This blog post is part of a series sharing voter registration and civic engagement tips and ideas from health center advocates. If your health center is offering voter registration or civic engagement and you would like to write a guest blog post, email your post to CHCVote@nachc.org.
Guest blog post by Tara McCollum Plese and Emily Oake with the Arizona Association of Community Health Centers
Get Out the Vote – Getting Voters to the Polls
This year we had a strong partnership with Mi Familia Vota for registering voters in many of our Arizona health centers and decided we had a great opportunity to continue this effort by offering health center patients rides to the polls.
Originally we thought that offering the health centers as a pick-up and drop-off location would be a great opportunity to provide convenience to many patients who may have a difficult time getting to the polls. However, we soon realized that many people who would need rides would be those that already had a difficult time getting to their health centers. We decided to simply advertise for the rides to the polls in our health centers, giving patients the ability to call a phone number and set up a time to be picked up and dropped off at their homes.
As Phoenix and Tucson are our two largest metropolitan areas, we decided to focus on these two cities for our ride to the poll efforts.
Mi Familia Vota handled the recruitment of volunteers and scheduling the rides, while we took care of printing all the materials and providing the vehicles.
We printed up posters and fliers for all of our Phoenix and Tucson health centers with phone numbers to call to set up rides to the polls. Mi Familia Vota also did their own advertising, so of course, not everyone was a health center patient who was given a ride, but this was just another service to the community from our health centers. We set up a very reasonable contract with Enterprise Rentals for 7 passenger vans – they were almost as excited as we were to be helping people get to the polls! In addition, we had large magnets made to put on the sides of the vans saying “Rides to the Polls with” and all the participating organizations’ logos.
We had one early election day opportunity for rides to the polls in Tucson, which was not hugely successful (early voting at the polls is not very popular in Arizona), but were still able to get one voter to the polls, as well as pick up and drop off a few early voting ballots. Hey, everything helps, right?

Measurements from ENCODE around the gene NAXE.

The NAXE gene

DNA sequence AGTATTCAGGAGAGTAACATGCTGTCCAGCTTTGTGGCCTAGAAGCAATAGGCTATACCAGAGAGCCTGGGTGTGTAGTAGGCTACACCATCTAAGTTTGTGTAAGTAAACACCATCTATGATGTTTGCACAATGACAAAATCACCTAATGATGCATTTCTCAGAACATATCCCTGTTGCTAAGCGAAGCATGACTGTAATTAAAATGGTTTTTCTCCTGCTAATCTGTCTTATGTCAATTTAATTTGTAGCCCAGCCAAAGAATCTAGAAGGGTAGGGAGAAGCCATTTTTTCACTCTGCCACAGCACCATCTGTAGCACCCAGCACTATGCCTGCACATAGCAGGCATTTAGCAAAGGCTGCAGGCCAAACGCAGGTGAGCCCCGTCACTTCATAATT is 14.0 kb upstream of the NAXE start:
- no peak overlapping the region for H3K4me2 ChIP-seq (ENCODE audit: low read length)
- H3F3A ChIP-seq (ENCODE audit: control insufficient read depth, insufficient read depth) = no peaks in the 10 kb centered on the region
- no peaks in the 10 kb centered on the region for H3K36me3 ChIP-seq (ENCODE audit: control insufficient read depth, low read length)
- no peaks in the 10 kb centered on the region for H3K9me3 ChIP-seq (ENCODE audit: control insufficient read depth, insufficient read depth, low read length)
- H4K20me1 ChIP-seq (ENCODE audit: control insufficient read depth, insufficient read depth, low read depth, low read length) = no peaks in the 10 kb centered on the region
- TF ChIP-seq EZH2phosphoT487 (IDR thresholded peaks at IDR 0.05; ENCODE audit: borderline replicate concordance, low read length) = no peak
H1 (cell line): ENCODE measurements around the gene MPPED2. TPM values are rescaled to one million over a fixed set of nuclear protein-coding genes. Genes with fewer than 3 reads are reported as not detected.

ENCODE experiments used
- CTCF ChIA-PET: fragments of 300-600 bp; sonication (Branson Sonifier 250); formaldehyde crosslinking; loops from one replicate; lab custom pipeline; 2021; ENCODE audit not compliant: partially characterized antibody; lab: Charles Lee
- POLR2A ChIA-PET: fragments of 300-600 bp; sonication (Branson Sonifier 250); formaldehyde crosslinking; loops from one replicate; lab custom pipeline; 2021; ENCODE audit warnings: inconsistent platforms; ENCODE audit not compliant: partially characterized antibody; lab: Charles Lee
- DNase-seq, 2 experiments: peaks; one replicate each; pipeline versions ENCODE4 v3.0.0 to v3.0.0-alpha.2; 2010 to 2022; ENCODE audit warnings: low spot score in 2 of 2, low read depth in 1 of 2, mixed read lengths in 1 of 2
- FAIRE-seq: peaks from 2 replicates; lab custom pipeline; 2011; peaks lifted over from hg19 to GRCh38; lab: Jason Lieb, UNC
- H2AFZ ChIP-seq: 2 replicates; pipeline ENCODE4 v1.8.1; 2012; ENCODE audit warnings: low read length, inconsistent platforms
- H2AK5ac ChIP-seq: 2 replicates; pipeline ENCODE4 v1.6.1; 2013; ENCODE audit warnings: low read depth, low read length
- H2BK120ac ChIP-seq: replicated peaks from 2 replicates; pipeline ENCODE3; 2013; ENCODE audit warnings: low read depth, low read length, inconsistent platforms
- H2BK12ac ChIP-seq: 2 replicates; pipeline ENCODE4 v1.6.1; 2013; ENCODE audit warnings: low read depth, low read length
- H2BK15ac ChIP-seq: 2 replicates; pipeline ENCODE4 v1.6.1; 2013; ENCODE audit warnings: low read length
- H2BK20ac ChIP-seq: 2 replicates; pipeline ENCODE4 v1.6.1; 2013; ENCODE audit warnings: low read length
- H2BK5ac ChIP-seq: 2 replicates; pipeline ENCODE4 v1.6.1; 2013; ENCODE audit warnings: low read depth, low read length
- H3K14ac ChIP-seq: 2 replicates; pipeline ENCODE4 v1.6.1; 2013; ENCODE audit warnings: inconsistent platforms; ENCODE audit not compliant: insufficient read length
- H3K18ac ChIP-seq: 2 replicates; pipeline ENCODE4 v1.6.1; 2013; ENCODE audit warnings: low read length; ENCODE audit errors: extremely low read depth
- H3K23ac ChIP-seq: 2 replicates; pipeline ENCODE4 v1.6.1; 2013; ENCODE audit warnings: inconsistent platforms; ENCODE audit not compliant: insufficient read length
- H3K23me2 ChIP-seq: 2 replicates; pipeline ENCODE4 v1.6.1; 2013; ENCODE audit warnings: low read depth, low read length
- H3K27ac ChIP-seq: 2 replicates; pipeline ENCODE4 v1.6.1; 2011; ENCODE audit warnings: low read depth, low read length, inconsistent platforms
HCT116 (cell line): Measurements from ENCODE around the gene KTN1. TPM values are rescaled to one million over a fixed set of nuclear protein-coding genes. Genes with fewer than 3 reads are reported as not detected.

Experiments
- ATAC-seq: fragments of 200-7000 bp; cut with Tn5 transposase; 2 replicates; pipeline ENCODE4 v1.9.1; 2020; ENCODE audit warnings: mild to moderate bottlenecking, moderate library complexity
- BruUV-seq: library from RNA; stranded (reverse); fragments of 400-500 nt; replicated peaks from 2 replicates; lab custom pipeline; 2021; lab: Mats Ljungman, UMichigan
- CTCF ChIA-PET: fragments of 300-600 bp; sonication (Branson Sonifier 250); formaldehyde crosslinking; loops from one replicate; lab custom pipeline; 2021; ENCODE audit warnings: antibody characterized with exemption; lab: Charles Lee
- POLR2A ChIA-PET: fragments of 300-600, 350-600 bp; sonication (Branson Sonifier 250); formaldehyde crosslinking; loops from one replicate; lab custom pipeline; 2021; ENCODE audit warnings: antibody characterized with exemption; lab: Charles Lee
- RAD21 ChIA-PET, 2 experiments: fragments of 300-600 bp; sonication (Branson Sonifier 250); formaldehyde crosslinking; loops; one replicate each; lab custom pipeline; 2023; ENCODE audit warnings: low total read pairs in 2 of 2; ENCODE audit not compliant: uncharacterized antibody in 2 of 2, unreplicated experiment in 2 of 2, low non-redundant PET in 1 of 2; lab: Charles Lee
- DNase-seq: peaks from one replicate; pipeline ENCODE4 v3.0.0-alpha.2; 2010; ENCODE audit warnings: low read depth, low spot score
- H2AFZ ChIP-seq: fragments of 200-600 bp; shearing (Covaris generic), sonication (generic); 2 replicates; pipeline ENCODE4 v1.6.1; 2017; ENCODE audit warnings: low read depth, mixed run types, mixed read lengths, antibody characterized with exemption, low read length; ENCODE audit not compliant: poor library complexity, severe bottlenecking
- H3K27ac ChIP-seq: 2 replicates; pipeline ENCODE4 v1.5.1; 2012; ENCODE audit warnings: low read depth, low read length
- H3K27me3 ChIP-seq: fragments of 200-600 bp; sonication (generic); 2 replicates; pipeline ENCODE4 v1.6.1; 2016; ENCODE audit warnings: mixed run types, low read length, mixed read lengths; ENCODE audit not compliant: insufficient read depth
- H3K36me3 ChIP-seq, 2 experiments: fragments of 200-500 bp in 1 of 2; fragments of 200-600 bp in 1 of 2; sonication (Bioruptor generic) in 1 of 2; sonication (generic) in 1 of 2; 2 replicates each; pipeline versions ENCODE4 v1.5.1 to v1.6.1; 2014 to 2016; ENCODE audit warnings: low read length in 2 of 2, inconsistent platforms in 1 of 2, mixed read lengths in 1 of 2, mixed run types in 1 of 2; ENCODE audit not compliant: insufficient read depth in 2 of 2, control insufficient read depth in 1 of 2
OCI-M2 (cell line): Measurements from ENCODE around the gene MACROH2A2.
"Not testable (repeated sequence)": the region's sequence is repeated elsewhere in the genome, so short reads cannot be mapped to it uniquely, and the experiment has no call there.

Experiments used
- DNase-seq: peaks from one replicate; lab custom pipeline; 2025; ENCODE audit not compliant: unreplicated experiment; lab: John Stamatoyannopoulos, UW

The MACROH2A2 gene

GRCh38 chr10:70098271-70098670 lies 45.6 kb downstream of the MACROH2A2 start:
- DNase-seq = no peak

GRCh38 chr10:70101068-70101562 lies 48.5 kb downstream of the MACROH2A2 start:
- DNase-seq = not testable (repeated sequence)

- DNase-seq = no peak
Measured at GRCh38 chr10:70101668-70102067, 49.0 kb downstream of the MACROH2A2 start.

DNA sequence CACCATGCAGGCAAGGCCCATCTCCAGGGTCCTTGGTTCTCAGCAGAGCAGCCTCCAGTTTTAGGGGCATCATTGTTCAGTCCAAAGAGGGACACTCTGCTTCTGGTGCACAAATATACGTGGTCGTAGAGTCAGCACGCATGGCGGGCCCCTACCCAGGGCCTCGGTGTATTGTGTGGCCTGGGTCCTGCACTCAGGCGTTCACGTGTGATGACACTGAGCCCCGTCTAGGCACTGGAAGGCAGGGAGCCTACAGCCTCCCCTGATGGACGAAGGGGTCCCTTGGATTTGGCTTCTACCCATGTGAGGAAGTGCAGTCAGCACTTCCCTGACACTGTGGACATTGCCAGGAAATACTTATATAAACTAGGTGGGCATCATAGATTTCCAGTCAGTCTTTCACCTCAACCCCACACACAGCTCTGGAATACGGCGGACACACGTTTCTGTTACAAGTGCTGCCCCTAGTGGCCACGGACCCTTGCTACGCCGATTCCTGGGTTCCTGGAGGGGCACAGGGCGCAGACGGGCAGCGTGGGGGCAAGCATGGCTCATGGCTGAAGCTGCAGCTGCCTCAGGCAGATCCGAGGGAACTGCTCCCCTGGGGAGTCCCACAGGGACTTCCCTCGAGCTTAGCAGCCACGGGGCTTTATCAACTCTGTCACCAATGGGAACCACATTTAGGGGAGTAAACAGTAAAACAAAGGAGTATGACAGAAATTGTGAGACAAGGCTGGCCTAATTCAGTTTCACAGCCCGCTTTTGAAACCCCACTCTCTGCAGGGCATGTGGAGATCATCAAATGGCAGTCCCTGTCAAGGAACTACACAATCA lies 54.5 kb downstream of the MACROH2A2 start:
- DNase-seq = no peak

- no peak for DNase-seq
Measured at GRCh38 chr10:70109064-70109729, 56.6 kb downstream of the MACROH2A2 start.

On Election Day, we had 4 vans in Phoenix and 2 vans in Tucson available for rides to the polls. All the volunteer shifts were pretty short – about 3 to 4 hours. A few people even showed up with their own cars near the end of the day in Phoenix, as the phones started ringing off the hook from people looking for rides later in the day.
Just a few highlights of some of the people that were given rides to the polls:
• Several first times voters, including Manuel, who came from an immigrant family. His mother went with him because she was so proud that he was able to vote.
• A blind voter, who was helped through the entire process by one of the volunteers.
• A wheelchair-bound voter, who otherwise was not going to vote.
• A voter who was receiving cancer treatment, who felt too weak from the treatments to make it to the polling place on her own.
• A recent transplant from California, whose husband did not want to register to vote because he thought he would get jury duty, so she had to find her way on her own.
• One of the last rides provided for the day was from a homeless shelter in downtown Phoenix, where 7 people were waiting to be picked up.
All in all, we consider it a huge success – 83 people were given rides to the polls and an additional 14 ballots were dropped off. This was all thanks to our great partnership with Mi Familia Vota and all the volunteers that were willing to drive people to the polls.
Of course, the financial support secured with NACHC’s assistance helped too.
–Tara McCollum Plese and Emily Oake, Arizona Association of Community Health Centers